Thursday in Santa Fe

02010-08-20 | Uncategorized | 0 comments

Check out the size of this touchscreen:

Touchscreens go mainstream for Tokyo vending machines – Core77
It appears that vending machines of the touchscreen variety could be set to go mainstream in the gizmo-mad megalopolis of Tokyo, if the new machine of local vender aCure, installed today in Shinagawa Station, is anything to go by. Vending machines and touchscreens are coincidentally, perhaps, the two favourite things of the Japanese, so it was only a matter of time really.

The first thing that came to mind was, that would make a great editing tool for music.

David Byrne compares the Interbet to hot water and makes a point for metered data:

David Byrne’s Journal: 08.12.10: “Don’t wash the dishes, I’m going to take a shower!”
Does anyone remember the days when you’d yell out, “Don’t wash the dishes, I’m going to take a shower!”? (For those who don’t, it was because a typical residential hot water heater didn’t hold enough hot water to provide for both usages simultaneously.)

Here is my take on it:
Many years ago I suggested that all industrialized nations pay Brazil to leave the rain forrest alone. A rain forrest tax. The rain forrest is important for the whole planet and yet one can’t expect Brazil not to use these natural resources when every other country already cut down their forrests to develop…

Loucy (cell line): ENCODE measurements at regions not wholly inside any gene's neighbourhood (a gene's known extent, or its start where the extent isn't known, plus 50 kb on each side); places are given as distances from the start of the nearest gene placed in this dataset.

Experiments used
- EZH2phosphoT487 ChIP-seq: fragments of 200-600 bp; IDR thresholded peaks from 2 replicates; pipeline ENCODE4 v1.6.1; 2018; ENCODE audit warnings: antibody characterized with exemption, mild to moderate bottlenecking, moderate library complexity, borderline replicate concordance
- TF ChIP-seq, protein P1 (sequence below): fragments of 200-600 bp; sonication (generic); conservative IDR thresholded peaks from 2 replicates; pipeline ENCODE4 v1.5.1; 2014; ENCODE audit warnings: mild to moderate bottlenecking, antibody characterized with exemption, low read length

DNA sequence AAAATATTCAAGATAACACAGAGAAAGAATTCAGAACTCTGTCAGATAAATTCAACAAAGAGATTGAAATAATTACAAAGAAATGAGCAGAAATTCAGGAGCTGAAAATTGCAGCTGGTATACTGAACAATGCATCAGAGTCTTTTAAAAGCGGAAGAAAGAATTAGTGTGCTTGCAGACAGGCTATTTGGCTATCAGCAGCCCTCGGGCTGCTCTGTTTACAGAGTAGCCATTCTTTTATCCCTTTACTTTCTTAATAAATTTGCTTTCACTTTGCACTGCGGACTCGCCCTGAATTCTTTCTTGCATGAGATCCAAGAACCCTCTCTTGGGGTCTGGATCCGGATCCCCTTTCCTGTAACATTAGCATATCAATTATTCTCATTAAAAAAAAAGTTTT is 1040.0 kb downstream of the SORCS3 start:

Well, here a similar pay-solution is appropriate.

David Byrne writes:

More and more businesses are emerging based on an assumption that consumers will be able to upload and download limitless amounts of data for a fixed monthly cable fee to their heart’s content. It’s like charging a flat fee for water, and then one day some segment of the population decides they’re going to water their golf course-sized lawns and also add a pool. The reservoirs, the farms and local industry would dry up and shrivel instantly.

I suggest that businesses that are formed on the basis of consumers moving great amounts of data, should pay a fee to the internet provider. Every time a video call is made via Skype, a few cents would have to go to the ISP, every time a person streams a Netflix movie a few cents would go to the ISP. Sure, Skype would have to charge the consumer something and Netflix would raise prices, but probably not much.

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